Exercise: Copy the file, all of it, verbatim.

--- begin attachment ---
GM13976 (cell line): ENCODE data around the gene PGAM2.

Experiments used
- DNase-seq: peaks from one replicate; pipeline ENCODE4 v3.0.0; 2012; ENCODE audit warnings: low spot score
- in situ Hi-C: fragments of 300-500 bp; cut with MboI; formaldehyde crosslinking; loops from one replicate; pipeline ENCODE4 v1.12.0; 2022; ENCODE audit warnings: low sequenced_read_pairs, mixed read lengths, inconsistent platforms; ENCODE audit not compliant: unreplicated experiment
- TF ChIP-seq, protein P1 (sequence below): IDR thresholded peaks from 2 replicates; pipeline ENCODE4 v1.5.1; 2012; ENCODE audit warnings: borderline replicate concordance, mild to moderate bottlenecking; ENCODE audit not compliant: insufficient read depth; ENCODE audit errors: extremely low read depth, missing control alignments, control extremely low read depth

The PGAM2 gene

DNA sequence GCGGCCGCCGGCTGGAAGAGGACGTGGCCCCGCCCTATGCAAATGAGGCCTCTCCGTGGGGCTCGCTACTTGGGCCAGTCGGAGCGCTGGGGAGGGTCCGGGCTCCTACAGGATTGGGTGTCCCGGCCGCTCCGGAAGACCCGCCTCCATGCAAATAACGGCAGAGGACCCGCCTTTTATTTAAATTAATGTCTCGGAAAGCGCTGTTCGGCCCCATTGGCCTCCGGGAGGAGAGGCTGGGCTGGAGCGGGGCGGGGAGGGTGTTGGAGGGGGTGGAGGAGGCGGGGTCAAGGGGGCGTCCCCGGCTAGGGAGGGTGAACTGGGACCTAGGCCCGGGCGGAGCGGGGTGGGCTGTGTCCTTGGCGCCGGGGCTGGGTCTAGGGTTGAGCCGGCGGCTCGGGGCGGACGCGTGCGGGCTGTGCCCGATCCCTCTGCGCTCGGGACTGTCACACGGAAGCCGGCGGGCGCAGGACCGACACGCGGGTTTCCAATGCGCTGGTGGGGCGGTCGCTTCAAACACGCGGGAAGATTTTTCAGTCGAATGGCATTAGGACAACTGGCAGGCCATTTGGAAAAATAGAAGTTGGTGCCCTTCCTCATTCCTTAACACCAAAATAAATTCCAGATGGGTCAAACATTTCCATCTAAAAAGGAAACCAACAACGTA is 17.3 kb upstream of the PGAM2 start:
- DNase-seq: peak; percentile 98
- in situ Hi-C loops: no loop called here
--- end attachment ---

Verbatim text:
GM13976 (cell line): ENCODE data around the gene PGAM2.

Experiments used
- DNase-seq: peaks from one replicate; pipeline ENCODE4 v3.0.0; 2012; ENCODE audit warnings: low spot score
- in situ Hi-C: fragments of 300-500 bp; cut with MboI; formaldehyde crosslinking; loops from one replicate; pipeline ENCODE4 v1.12.0; 2022; ENCODE audit warnings: low sequenced_read_pairs, mixed read lengths, inconsistent platforms; ENCODE audit not compliant: unreplicated experiment
- TF ChIP-seq, protein P1 (sequence below): IDR thresholded peaks from 2 replicates; pipeline ENCODE4 v1.5.1; 2012; ENCODE audit warnings: borderline replicate concordance, mild to moderate bottlenecking; ENCODE audit not compliant: insufficient read depth; ENCODE audit errors: extremely low read depth, missing control alignments, control extremely low read depth

The PGAM2 gene

DNA sequence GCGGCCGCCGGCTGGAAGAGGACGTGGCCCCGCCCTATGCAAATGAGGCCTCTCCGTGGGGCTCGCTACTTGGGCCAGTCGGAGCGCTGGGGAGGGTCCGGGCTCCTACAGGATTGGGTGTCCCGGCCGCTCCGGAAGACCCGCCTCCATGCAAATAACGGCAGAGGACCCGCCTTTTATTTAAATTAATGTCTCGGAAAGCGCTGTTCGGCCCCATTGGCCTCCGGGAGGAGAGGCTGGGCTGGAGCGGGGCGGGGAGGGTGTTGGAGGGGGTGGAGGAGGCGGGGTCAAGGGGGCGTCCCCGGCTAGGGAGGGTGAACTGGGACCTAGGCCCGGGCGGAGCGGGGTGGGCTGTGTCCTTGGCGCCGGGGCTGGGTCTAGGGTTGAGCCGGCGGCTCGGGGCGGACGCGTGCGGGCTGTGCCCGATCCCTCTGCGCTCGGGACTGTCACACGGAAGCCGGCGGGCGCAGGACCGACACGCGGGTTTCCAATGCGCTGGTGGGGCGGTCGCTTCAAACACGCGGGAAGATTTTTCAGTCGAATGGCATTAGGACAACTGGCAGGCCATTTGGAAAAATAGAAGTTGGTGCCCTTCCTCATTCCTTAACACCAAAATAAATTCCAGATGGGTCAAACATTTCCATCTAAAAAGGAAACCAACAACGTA is 17.3 kb upstream of the PGAM2 start:
- DNase-seq: peak; percentile 98
- in situ Hi-C loops: no loop called here